IS: Do you still consider yourself a two piece or has it expanded to accommodate your touring members?
BS: It’s definitely expanded, Ciaran (keys/trumpet/guitar) and Tom (bass) are definitely as much a part of The Front Bottoms as me and Mat – well, not as much obviously but they are in the band. They write the songs with us, they’re road dogs with us, they do everything and they’re very important to the band and they’re part of the history of the band.
IS: I know that Mat has a Front Bottoms tattoo. Do you plan on getting any Front Bottoms tattoos yourself?
BS: Not at the moment, no, but maybe one day. Never say never I guess!
IS: At your last show here at King Tuts you brought up a fan on stage who had both of your faces from the self titled album tattooed on her thighs and there are numerous people who have the Talon Of The Hawk knife tattooed too. How does that feel seeing people so dedicated to your band?
BS: It’s crazy. It’s an honour and also like “Wow”. Pretty intense! It’s pretty exciting at this point that there are people who seem to care about the music just as much as we do. Which is crazy to think that that would ever happen, and I hope people feel like it’s something they really wanna do when they get it done.
IS: How important is music to you personally? What was the spark that made you realise you wanted to be in a band and go on tour?
BS: I don’t know if there was ever a point where I was like (snaps fingers) “This is it”, cause I had other things to do like try to make money, go to school, get a job, stuff like that, so there was other things going on that had to be taken care of. It just worked out fortunately for me and Mat, it’s basically our livelihood now, like I’ve dedicated my entire life to music for the past five years, it’s basically defined me as a human being. The relationship I have with music and the band, it’s pretty intense.
IS: As a band you seem like you’ve always had a DIY ethic. How important do you feel it is to keep those roots?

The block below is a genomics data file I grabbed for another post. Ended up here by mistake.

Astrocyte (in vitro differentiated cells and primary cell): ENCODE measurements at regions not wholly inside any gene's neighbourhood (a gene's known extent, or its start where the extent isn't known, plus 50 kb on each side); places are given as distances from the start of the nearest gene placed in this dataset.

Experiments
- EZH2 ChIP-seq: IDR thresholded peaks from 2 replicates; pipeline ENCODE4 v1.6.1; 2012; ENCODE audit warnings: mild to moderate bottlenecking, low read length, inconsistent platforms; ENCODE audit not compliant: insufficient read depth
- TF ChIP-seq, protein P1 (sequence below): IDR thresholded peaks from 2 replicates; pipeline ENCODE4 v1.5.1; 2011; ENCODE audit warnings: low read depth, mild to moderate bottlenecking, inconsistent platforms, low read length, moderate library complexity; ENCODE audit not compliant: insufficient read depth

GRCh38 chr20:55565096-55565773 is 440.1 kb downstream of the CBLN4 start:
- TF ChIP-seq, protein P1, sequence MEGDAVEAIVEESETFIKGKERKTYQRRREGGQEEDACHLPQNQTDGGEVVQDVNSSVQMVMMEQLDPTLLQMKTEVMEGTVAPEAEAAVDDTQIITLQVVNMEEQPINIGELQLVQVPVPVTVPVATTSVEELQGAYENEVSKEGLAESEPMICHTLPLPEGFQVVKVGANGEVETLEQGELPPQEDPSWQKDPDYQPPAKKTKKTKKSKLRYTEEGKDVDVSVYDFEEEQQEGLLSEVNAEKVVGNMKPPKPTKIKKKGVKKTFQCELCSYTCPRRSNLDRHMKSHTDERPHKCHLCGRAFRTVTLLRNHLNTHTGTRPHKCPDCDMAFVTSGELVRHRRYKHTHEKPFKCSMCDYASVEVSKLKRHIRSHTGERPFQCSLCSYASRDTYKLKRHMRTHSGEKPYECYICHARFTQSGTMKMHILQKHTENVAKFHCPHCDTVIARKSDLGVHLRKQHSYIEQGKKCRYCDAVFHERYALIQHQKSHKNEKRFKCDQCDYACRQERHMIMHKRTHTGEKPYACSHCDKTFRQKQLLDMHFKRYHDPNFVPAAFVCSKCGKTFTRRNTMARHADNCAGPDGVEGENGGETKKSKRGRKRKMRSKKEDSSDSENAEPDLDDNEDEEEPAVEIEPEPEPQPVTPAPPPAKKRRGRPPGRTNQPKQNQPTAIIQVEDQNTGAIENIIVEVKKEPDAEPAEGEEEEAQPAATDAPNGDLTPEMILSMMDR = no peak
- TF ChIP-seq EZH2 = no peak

BS: I think for us as a band, we got into the DIY thing because no one was gonna do it for us. Nobody offered to make it happen for us, so for me and Mat if we wanted to release an album it was like “Alright well we just have to put these songs on the internet”. If we really want to do this – which we do – and we want people to hear the music, we have to put it on the internet. We can’t wait for a label, that’s insane. If we wanna play shows, nobody’s gonna book our band so we had to book our own shows.
Even now like 95% of the decisions that are made about the band – from the artwork to playing Reading and Leeds – are made by me and Mat in our apartment. The email comes in, it’s like let’s do that, let’s not do that, booking the plane tickets, everything is done – mostly by Mat to be honest – so the whole DIY thing is just the only way we could have been a band. Fortunately it’s got to the point where we don’t depend so much on a label, where it’s like “Oh the labels not gonna give us tour support, we can’t go on tour” because we’ve been here three times and on the third time it sells out, the people that want to hear the music are the reason the music is happening.
We’re able to come play this show because people are coming to see us play. It’s a very grassroots sort of vibe for us, I think it always will be. For me and Mat to give away control it’s like… Not gonna happen. We have to make some sacrifices though, like maybe there’s something we really want to do, but from a business standpoint it would make more sense to do this other thing, or just to do right by the fans.
I mean like we didn’t really want to make to make fifteen music videos but we had the friends and we enjoyed doing it so let’s do it. Yeah, I don’t really remember the question but I hope that was a good answer. (laughs)
IS: What message would you give to the people who have supported you and continue to support you?
BS: I’d say thank you. Just thank you, for keeping an open mind and really embracing us as what we are: just four guys trying to make things happen. Like I said before we wouldn’t be able to do it if no one came to the shows.